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Extracting Performance Data from Your .NET Applications : Page 2

Using only three classes from the .NET Framework class library, you can quickly create performance counters and publish performance data about your .NET applications.


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Figure 2: The FileWatcher class waits for data files to be dropped into a file system directory. It then passes control to the Loader class to insert the records from the file into the Northwind database.
Creating Performance Counters
Your solution could take many different forms depending on the actual attributes of the system you want to develop. To set the stage a bit, consider a console application tasked with inserting rows into the Products table in the Northwind database. The data will arrive in the form of a CSV file that gets dropped into a pre-determined directory. The console application merely has to read each line in the file and copy its contents over verbatim to the Products table—as fast as it possibly can.

Figure 2 and Figure 3 show one possible design for this application. The FileWatcher class watches a specific file system directory. When a file arrives there, FileWatcher passes the filename to the Loader class, which will establish the database connection, read the file in line by line, and insert the data into the Northwind database.

To add performance data to this application, you must first identify the data that will enable useful performance analysis. Potential statistics useful for performance analysis might include:

  1. The number of records inserted per second. (This will provide a good indicator of raw processing speed.)
  2. The number of errors per second. (This will provide a slightly different view on the processing speed dimension.)
  3. A count of the total records inserted. (This will provide a view of the workload gradient over time.)
 
Figure 3: The basic design for the Northwinds DataLoader component involves a three-step execution. (1) Files containing the product data are dropped into a directory. (2) The DataLoader component waits for files to arrive in this directory. (3) New files are processed line by line, and their contents are inserted into the Northwind database.
Other possibilities include: percentage of errors to successful inserts, total execution time per file, average records per file, and so on. The three statistics listed above provides a good enough basis to use for exploring performance counters.

With the different counters identified, let's create them. You can add performance counters to the current inventory in one of three ways. You can add them programmatically at run-time, you can add them via an install action as part of a setup package, or you can add them via the Visual Studio .NET Server Explorer. In this article, we'll concentrate on creating counters using Server Explorer, and we'll also take a look at what it takes to create counters at run-time. Note that the Standard Edition of Visual Studio .NET does not ship with Server Explorer.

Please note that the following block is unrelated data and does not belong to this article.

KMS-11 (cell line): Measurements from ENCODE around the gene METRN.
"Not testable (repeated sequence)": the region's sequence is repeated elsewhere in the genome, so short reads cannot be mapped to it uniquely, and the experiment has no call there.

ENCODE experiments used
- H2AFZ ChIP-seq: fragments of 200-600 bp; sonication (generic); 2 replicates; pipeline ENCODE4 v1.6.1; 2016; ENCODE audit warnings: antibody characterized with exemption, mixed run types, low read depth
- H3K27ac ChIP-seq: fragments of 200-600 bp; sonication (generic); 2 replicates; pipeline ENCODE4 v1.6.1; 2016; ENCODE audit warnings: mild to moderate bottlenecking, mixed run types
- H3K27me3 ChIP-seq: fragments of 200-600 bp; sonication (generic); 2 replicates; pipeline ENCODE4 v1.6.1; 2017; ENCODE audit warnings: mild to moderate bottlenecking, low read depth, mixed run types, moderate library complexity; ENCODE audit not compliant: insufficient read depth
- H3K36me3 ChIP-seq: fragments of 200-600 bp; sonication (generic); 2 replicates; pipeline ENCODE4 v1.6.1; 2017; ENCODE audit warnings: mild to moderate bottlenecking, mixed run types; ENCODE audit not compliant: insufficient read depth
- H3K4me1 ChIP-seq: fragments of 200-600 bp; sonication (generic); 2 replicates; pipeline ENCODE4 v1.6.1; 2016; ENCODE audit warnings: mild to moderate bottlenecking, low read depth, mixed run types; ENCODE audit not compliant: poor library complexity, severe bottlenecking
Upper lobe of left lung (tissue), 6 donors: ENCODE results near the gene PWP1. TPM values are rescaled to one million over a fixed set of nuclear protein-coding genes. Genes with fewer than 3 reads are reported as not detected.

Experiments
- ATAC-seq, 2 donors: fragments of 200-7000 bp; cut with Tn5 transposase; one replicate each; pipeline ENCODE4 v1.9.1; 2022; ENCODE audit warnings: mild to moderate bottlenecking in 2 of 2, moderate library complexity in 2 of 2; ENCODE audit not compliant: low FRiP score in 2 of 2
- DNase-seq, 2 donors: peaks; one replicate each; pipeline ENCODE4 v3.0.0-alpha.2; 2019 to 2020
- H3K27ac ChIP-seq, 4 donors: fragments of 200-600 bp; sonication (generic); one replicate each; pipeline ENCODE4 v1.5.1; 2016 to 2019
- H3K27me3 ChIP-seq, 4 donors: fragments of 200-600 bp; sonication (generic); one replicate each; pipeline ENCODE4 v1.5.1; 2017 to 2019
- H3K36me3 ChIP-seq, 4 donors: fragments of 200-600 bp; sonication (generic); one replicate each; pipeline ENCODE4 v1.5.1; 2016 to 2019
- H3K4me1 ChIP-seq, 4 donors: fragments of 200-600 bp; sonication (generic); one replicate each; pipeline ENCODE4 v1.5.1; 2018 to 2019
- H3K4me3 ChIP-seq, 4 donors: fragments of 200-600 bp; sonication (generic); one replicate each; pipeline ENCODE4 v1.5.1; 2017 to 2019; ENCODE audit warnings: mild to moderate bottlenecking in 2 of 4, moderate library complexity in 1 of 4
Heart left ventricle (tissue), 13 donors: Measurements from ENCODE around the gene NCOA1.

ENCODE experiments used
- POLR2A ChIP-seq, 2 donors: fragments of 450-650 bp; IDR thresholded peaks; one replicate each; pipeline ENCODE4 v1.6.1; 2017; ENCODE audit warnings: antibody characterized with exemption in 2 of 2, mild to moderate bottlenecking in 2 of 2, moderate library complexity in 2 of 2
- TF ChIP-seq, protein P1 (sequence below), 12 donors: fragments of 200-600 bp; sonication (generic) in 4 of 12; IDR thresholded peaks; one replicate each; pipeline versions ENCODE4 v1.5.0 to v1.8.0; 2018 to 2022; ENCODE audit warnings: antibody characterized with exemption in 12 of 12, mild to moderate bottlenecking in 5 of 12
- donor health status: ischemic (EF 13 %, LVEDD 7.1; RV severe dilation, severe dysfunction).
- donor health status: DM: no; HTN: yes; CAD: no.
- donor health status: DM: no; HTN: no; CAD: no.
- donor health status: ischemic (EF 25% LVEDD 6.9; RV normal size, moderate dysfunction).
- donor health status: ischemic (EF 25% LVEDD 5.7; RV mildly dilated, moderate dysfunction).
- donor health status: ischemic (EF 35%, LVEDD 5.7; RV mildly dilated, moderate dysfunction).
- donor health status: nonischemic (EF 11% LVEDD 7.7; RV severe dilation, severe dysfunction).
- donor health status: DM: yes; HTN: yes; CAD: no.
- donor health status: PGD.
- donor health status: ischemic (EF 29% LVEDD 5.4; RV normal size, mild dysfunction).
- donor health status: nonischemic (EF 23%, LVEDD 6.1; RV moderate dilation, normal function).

Creating Performance Counters with Server Explorer
To create your set of counters using Server Explorer, fire up a version of Visual Studio .NET that ships with Server Explorer (Enterprise Architect, Enterprise Developer, or Professional). Make Server Explorer visible. (Press Ctrl-Alt-S to make it active if it isn't currently being displayed.) Under the Servers node, locate and expand the tree for the computer that will host the performance counters. Expand the Performance Counters node. Figure 4 shows the performance counters configured on a machine.

 
Figure 4: The Visual Studio .NET Server Explorer will display the list of all performance counters registered on a particular machine. Server Explorer makes it easy to add custom performance counters to the current list of counters.
To add your own performance counter, you will first create a new category. A category is typically the name of the application that will publish the performance data, although you may wish to use multiple categories for larger systems. Right-click on the Performance Counters node and select Create New Category. This will launch the Performance Counter Builder dialog box shown in Figure 5.

To follow along with our Northwind data loader sample, type Northwinds Data Loader as the Category name then click New to add a new counter. Working through the list of previously identified counters, enter the name, type, and description for each one, filling in the information that you see in Table 1. Note that there is a slight disconnect in the nomenclature here. A category is the same thing as an "object." (Refer above where we discussed the organization of performance counters.)

Table 1: For the Northwinds DataLoader class, we are interested in tracking statistics across three different counters.

Counter

Type



Load Errors/sec

RateOfCountsPerSecond32

Records Loaded/sec

RateOfCountersPerSecond32

Total Records Loaded

NumberOfItems32


Click OK—and you're done. You've created the performance counters and registered them on your machine.

 
Figure 5: The Performance Counter Builder will allow you to create new performance counters or edit existing ones.


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